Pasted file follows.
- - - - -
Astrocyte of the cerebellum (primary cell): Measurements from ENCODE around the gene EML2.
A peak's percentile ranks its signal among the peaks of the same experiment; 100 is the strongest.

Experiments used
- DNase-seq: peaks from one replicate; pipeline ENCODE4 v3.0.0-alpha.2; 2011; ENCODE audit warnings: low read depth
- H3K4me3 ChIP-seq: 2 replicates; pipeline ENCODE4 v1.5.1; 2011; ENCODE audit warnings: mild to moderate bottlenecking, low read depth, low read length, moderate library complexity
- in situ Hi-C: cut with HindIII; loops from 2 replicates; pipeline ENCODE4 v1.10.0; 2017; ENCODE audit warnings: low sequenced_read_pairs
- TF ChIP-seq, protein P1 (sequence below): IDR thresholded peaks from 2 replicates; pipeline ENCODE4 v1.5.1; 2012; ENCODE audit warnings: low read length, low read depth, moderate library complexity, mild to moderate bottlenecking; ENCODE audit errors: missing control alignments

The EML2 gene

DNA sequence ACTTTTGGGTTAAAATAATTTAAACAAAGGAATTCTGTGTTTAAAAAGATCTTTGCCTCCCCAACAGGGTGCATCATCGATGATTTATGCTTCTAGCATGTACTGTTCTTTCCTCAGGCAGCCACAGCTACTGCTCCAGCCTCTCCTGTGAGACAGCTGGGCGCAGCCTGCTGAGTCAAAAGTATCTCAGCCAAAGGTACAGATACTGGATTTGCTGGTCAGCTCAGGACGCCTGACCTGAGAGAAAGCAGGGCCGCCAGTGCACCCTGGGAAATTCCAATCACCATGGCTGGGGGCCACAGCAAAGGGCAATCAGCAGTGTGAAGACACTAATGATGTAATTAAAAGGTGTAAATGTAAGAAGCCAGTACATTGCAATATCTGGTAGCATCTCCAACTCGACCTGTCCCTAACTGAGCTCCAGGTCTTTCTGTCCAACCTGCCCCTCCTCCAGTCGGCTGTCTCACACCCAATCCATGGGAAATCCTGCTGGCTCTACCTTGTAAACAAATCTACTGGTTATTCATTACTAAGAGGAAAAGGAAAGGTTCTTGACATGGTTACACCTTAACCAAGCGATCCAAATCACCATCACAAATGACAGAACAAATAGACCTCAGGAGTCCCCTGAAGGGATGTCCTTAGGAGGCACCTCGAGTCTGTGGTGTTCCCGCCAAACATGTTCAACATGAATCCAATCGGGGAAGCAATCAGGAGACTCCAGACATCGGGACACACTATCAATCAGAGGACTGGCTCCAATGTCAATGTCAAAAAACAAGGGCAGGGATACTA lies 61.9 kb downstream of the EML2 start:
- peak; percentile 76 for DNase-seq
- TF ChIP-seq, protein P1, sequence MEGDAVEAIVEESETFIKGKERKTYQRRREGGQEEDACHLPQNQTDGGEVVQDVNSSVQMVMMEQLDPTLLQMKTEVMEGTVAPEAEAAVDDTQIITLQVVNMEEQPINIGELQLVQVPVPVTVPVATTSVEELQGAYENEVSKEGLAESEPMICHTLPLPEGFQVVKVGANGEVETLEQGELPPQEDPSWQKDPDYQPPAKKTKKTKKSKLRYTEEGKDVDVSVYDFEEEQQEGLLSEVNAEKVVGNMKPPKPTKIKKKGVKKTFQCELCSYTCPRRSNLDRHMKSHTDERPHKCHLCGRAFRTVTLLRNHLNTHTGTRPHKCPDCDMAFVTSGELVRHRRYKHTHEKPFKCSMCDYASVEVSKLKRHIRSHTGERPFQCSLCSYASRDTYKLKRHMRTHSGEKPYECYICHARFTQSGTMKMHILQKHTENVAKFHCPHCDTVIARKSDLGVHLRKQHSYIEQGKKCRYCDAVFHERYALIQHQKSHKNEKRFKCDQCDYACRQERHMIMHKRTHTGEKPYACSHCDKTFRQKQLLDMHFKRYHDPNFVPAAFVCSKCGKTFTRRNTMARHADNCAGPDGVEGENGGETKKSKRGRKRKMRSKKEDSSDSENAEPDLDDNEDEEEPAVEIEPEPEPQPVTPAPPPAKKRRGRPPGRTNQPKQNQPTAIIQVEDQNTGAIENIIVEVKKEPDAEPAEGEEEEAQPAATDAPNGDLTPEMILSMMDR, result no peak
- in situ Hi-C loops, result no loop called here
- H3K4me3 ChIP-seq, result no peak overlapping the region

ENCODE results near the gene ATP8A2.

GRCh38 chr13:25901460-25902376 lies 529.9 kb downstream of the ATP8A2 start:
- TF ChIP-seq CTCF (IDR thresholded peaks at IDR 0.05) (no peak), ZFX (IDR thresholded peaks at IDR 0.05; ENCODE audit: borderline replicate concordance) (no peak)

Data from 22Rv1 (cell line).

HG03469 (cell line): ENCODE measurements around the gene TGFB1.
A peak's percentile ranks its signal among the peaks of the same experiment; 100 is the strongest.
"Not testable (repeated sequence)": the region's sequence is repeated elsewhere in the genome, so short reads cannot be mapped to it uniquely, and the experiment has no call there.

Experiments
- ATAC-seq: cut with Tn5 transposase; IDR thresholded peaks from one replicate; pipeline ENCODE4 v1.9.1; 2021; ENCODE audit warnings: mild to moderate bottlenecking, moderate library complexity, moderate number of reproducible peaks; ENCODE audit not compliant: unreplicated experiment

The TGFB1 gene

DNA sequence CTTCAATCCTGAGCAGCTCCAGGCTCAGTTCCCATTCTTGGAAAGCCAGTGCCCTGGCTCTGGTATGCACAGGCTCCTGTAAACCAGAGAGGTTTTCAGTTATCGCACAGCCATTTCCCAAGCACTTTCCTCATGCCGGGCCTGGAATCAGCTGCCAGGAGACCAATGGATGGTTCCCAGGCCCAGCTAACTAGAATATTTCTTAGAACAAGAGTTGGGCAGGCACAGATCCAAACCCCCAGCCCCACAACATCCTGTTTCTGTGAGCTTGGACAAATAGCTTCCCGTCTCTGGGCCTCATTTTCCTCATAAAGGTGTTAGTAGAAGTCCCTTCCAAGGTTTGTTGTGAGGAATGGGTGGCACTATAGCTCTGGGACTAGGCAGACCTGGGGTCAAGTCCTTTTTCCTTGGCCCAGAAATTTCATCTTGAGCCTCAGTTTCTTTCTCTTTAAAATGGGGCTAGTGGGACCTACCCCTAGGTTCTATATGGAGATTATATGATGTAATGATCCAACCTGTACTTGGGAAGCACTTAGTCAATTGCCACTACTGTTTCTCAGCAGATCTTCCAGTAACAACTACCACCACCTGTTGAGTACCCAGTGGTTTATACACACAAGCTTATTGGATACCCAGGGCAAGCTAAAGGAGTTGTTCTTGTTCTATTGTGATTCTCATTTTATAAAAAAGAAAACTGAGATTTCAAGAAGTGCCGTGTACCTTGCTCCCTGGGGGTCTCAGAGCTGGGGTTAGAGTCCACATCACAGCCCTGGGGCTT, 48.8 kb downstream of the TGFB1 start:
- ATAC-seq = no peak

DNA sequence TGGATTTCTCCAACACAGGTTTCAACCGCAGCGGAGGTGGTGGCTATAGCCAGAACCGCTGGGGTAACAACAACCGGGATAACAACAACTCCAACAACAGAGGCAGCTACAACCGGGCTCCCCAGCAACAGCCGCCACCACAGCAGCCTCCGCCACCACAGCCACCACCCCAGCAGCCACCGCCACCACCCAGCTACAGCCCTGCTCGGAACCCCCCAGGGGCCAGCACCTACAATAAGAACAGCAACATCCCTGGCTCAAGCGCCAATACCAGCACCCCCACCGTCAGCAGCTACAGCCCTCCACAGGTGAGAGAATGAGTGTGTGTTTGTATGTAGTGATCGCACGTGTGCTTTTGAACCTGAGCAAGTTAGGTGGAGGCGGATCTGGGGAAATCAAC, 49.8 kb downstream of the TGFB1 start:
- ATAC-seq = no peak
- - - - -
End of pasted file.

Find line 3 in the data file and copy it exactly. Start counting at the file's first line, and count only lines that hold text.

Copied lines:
Experiments used